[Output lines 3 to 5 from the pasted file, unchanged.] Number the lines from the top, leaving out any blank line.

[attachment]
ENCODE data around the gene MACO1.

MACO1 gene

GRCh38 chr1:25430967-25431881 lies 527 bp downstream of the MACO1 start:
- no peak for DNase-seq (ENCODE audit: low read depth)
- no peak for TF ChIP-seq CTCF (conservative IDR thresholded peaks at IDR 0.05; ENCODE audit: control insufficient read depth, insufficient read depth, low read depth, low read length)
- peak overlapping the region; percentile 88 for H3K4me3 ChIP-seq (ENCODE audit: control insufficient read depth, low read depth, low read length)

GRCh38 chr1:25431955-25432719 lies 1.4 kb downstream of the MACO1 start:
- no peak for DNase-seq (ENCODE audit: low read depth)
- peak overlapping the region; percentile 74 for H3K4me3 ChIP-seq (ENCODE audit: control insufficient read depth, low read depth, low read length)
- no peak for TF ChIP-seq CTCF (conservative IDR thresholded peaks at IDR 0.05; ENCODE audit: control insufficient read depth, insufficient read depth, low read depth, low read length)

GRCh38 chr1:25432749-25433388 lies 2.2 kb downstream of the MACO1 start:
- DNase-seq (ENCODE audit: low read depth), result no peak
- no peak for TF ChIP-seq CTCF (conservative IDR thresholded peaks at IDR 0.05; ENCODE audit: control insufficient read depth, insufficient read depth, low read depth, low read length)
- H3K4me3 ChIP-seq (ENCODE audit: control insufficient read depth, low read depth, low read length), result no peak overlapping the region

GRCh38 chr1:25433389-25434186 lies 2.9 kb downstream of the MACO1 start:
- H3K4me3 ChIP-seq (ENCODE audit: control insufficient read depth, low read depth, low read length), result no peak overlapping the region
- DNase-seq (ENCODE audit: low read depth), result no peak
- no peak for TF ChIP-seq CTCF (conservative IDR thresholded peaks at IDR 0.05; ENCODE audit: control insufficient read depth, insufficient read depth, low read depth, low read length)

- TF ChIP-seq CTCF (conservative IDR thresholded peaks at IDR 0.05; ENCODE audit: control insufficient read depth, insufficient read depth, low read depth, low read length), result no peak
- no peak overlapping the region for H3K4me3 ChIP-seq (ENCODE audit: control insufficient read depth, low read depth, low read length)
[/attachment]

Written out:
GRCh38 chr1:25430967-25431881 lies 527 bp downstream of the MACO1 start:
- no peak for DNase-seq (ENCODE audit: low read depth)
- no peak for TF ChIP-seq CTCF (conservative IDR thresholded peaks at IDR 0.05; ENCODE audit: control insufficient read depth, insufficient read depth, low read depth, low read length)